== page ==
Review: 'Beasts of the Southern Wild'

See this demanding but enthralling gem.


The truly great American films of the past few decades are, alas, few and far between. I can remember FARGO as being a benchmark for me as a film that hit every frame with total perfection. I was overwhelmed and stayed for two showings back-to-back to make sure it was as good the second time; it was!

And now, thankfully, in mid-summer, a real gem has come our way.

All too rarely a film comes along that changes the way you see the world, alters your perception of reality and leaves you exhilarated, dizzy and emotionally drained. 

Such is the case with Beasts of the Southern Wild. No major stars, nothing blows up, no space aliens or car chases, but go see it. I am thrilled this "indie" gem has made it to wider release after a run at the art houses. Miss it and be the poorer for it. You will not regret it. 

The film features an astonishing performance by an untrained six-year-old with the unpronounceable name of Quvenzhane Wallis as Hushpuppy, and even at that tender age, she is a true force of nature in every sense.  In fact nature should be listed in the credits as co-star, given that the residents of the  Bathtub, where the action of the film is set, are subject on a daily basis to the whims, joys and terrors of “mother nature” as seen in few films I can think of.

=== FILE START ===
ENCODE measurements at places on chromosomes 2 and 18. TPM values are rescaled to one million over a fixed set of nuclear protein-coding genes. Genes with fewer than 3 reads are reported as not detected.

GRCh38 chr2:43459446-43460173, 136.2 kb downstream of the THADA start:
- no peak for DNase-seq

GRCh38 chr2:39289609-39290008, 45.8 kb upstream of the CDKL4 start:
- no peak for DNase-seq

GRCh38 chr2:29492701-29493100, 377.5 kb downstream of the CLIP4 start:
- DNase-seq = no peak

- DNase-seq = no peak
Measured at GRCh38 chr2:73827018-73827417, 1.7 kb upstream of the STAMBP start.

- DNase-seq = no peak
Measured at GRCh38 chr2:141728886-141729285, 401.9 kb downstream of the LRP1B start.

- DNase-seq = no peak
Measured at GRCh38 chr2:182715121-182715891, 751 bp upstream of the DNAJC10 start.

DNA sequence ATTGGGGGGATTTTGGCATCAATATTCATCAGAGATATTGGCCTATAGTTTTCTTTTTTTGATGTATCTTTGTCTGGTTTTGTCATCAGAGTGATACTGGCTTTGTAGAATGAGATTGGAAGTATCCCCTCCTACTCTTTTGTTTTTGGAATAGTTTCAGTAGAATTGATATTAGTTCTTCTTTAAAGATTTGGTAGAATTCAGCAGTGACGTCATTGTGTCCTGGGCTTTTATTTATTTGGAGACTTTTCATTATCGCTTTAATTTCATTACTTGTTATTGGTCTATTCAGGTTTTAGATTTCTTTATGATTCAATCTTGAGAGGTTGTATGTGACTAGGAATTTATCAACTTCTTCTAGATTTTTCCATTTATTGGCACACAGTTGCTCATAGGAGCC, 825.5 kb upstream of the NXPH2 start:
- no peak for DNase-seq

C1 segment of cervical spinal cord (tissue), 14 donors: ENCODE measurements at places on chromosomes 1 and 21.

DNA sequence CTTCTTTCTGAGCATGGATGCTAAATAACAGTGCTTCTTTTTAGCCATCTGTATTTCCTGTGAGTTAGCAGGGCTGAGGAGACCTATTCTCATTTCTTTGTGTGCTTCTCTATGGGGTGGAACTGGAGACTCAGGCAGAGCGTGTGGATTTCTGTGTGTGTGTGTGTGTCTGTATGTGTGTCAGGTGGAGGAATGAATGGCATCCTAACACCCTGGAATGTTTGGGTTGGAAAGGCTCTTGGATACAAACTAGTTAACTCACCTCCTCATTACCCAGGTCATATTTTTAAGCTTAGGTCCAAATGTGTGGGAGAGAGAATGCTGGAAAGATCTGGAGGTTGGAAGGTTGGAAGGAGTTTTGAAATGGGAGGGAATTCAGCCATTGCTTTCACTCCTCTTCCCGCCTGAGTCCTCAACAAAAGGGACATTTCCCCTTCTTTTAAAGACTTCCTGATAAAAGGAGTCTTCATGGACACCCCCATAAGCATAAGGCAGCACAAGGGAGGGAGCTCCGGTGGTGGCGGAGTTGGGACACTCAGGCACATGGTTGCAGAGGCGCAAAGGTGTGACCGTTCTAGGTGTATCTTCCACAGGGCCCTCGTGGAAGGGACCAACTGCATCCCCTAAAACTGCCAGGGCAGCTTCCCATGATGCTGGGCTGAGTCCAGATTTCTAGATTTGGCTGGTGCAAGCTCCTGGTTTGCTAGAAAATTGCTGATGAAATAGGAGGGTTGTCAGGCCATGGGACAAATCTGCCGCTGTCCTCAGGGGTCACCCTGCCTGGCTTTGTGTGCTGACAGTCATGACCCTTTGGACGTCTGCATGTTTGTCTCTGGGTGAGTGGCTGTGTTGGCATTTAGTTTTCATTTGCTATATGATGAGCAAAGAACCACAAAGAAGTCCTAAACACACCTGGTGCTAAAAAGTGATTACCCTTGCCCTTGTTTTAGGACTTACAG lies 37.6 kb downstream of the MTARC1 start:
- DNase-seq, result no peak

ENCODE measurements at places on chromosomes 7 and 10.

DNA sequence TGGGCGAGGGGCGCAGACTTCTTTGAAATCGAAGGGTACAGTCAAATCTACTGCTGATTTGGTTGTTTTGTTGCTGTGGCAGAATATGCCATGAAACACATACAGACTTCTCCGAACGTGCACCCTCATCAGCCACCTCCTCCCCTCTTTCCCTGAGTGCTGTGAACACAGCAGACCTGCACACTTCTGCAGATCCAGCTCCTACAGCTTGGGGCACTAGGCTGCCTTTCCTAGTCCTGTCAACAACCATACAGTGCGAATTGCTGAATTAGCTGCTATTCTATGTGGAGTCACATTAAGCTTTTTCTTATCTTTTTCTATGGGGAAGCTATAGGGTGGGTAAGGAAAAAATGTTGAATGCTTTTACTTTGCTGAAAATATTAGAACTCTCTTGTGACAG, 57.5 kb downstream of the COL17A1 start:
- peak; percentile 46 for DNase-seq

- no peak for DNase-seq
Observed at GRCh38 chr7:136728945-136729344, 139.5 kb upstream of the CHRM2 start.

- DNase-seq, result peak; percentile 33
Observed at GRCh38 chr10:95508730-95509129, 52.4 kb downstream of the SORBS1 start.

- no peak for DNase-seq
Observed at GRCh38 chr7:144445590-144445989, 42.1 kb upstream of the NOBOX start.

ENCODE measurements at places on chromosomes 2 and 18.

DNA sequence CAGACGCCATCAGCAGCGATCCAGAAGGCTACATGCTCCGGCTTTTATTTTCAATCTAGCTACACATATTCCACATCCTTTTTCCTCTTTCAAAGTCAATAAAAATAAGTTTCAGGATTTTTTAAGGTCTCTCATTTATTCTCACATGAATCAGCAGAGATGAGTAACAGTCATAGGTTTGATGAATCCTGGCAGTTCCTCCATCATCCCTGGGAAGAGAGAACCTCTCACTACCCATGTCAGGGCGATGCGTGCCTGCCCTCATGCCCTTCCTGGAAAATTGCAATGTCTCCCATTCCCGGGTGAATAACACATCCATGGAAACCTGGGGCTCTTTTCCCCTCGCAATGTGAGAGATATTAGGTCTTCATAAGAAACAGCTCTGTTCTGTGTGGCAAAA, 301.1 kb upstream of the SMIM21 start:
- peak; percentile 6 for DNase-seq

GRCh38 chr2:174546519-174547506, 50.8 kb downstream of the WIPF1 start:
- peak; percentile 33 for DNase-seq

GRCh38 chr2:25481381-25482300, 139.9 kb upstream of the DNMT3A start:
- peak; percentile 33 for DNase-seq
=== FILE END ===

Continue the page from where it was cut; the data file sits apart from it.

All of us remember the devastation of hurricane Katrina, and residents of the outer wards of New Orleans are still suffering its aftermath.The “South” has provided a veritable cornucopia of literary figures throughout history, and that rich territory has proved fertile again in director Benh Zeitlin’s dizzyingly original opus which he co-wrote with Lucy Alibar, based on her stage play. 

Hushpuppy lives with her dad Wink (Dwight Henry) in a no-man’s land of shacks, levees and swamps, populated with human creatures that might as well be Martians. So apart from mainstream Americana are these wonderfully drawn characters.

One watches Beasts as one would observe animals in a zoo, awestruck by the originality of their creation and humbled and inspired by their fierce determination to live in conditions where the sight of a television, computer or a supermarket would be so out of place as to appear ludicrous. Wink is given to drink and bouts of rage and despair, but Hushpuppy weathers all this with an air of strength and courage far beyond her tender age. When she pounds her tiny fists on a table and shouts “I am da man,” it is defiance in the face of adversity that is at once hilarious and touching.  

There is much preparation for an upcoming storm that threatens the entire “town” and its inhabitants but plot here is really beside the point. How do you describe art? Come to Beasts ready to be challenged emotionally and you will be rewarded ten-fold. 

Jeff Klayman is an award-winning playwright whose works have been produced in New York, Los Angeles and London. He also wrote the screenplay for the independent film Adios, Ernesto, directed by Mervyn Willis.

Jean August 18, 2012 at 05:32 PM
Loved the movie! It should be pointed out that Dwight Henry, who does a great job, too is not an actor by trade. This is his first acting role. He owns a bakery in New Orleans and went to try outs for the movie on a lark.


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